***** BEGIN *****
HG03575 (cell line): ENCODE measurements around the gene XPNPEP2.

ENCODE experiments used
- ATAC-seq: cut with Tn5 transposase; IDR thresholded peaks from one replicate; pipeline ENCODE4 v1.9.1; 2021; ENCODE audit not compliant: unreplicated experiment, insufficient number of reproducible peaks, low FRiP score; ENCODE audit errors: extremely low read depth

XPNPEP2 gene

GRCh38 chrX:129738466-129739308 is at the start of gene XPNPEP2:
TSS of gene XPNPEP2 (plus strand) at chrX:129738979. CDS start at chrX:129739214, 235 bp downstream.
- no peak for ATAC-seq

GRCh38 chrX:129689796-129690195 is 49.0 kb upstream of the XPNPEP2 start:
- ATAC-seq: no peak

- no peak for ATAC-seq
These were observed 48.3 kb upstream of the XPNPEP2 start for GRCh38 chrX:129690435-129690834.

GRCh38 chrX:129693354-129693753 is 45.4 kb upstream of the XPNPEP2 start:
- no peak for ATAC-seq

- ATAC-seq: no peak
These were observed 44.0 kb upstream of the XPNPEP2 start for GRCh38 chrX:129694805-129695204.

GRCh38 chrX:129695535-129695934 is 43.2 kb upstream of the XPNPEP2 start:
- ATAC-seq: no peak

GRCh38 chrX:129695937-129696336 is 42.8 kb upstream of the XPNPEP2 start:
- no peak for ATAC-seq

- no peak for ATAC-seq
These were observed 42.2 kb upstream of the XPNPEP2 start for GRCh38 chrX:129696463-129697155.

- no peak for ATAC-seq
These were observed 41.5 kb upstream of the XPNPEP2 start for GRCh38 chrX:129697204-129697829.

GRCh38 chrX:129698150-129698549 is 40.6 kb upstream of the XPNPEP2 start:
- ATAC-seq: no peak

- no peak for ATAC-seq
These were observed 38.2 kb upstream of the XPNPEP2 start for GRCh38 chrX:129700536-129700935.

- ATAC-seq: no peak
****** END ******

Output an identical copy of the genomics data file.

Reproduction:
HG03575 (cell line): ENCODE measurements around the gene XPNPEP2.

ENCODE experiments used
- ATAC-seq: cut with Tn5 transposase; IDR thresholded peaks from one replicate; pipeline ENCODE4 v1.9.1; 2021; ENCODE audit not compliant: unreplicated experiment, insufficient number of reproducible peaks, low FRiP score; ENCODE audit errors: extremely low read depth

XPNPEP2 gene

GRCh38 chrX:129738466-129739308 is at the start of gene XPNPEP2:
TSS of gene XPNPEP2 (plus strand) at chrX:129738979. CDS start at chrX:129739214, 235 bp downstream.
- no peak for ATAC-seq

GRCh38 chrX:129689796-129690195 is 49.0 kb upstream of the XPNPEP2 start:
- ATAC-seq: no peak

- no peak for ATAC-seq
These were observed 48.3 kb upstream of the XPNPEP2 start for GRCh38 chrX:129690435-129690834.

GRCh38 chrX:129693354-129693753 is 45.4 kb upstream of the XPNPEP2 start:
- no peak for ATAC-seq

- ATAC-seq: no peak
These were observed 44.0 kb upstream of the XPNPEP2 start for GRCh38 chrX:129694805-129695204.

GRCh38 chrX:129695535-129695934 is 43.2 kb upstream of the XPNPEP2 start:
- ATAC-seq: no peak

GRCh38 chrX:129695937-129696336 is 42.8 kb upstream of the XPNPEP2 start:
- no peak for ATAC-seq

- no peak for ATAC-seq
These were observed 42.2 kb upstream of the XPNPEP2 start for GRCh38 chrX:129696463-129697155.

- no peak for ATAC-seq
These were observed 41.5 kb upstream of the XPNPEP2 start for GRCh38 chrX:129697204-129697829.

GRCh38 chrX:129698150-129698549 is 40.6 kb upstream of the XPNPEP2 start:
- ATAC-seq: no peak

- no peak for ATAC-seq
These were observed 38.2 kb upstream of the XPNPEP2 start for GRCh38 chrX:129700536-129700935.

- ATAC-seq: no peak